Kazuo Ishiguro thinks artificial intelligence could replace human novelists.
Kazuo Ishiguro’s new novel Klara and the Sun, which follows a robot as she tries to understand the human world, has been praised as “a masterpiece about life, love, and mortality” and “a work that makes us feel afresh the beauty and fragility of our humanity” —but according to Ishiguro, he might not have to write these types of books for long. Soon, artificial intelligence might be writing these works themselves. Ishiguro spoke about the possibility of robot novelists on Tuesday in an interview with TIME:
Despite all this, Ishiguro says he is optimistic about the technological revolution coming down the line, and says he finds A.I. “alarming and exciting at the same time.” He believes a future is coming in which machines might compete with novelists, and perhaps surpass them. “It’s not just that A.I. might produce a novel that you can’t distinguish from an Ian McEwan novel. It’s that I think it might produce a new kind of literature, like the way modernism transformed the novel. Because A.I. does see things in a different way.”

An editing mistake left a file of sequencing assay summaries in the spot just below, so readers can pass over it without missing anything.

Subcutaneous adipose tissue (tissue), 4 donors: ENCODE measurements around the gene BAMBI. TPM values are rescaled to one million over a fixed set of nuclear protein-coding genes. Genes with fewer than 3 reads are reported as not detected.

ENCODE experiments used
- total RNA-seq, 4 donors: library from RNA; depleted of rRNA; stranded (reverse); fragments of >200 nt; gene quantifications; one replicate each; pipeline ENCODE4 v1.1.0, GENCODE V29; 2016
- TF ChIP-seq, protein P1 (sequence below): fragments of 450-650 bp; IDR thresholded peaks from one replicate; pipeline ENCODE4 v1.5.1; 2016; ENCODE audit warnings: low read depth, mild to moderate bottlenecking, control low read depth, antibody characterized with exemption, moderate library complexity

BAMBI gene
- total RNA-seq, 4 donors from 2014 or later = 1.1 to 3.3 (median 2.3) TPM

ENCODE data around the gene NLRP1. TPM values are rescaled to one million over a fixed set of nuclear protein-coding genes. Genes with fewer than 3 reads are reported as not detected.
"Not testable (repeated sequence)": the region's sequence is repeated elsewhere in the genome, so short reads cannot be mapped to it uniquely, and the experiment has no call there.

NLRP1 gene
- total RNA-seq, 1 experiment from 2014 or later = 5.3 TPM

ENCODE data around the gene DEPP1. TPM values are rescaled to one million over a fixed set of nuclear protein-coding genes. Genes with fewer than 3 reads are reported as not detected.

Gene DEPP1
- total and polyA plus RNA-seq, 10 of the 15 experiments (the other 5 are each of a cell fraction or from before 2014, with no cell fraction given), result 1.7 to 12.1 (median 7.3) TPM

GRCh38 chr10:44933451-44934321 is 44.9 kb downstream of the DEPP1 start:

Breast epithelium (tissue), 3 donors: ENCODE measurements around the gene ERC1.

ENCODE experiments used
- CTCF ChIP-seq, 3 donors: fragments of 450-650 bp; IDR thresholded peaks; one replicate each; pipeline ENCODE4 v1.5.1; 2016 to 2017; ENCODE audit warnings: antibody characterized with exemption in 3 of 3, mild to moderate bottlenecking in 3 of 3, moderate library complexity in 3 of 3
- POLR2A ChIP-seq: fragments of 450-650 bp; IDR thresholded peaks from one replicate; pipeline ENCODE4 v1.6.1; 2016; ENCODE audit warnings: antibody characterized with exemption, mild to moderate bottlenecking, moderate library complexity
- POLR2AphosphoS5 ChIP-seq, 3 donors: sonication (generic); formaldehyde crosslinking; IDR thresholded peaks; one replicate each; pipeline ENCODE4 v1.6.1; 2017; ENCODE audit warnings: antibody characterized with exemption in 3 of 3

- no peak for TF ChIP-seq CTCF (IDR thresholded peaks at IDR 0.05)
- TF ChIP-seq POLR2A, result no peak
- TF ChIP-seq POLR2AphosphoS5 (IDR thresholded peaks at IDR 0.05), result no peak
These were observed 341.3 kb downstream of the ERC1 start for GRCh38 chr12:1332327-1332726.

It’s a bold claim, but less far-off than one might think. In 2016, A.I. generated a novel that nearly won Japan’s Shinichi Hoshi Literary Award. Last month, the deep learning language prediction model GPT-3 wrote a passing college essay in 20 minutes. And Czech Centre London recently produced a play written by GPT-2 about a robot learning to navigate a world of people. But in all these cases, humans guided the A.I. to their subject matter—so perhaps A.I. will usher in a new kind of robot-assisted literature. Who knows? Soon our bookshelves may be stocked with I, Human.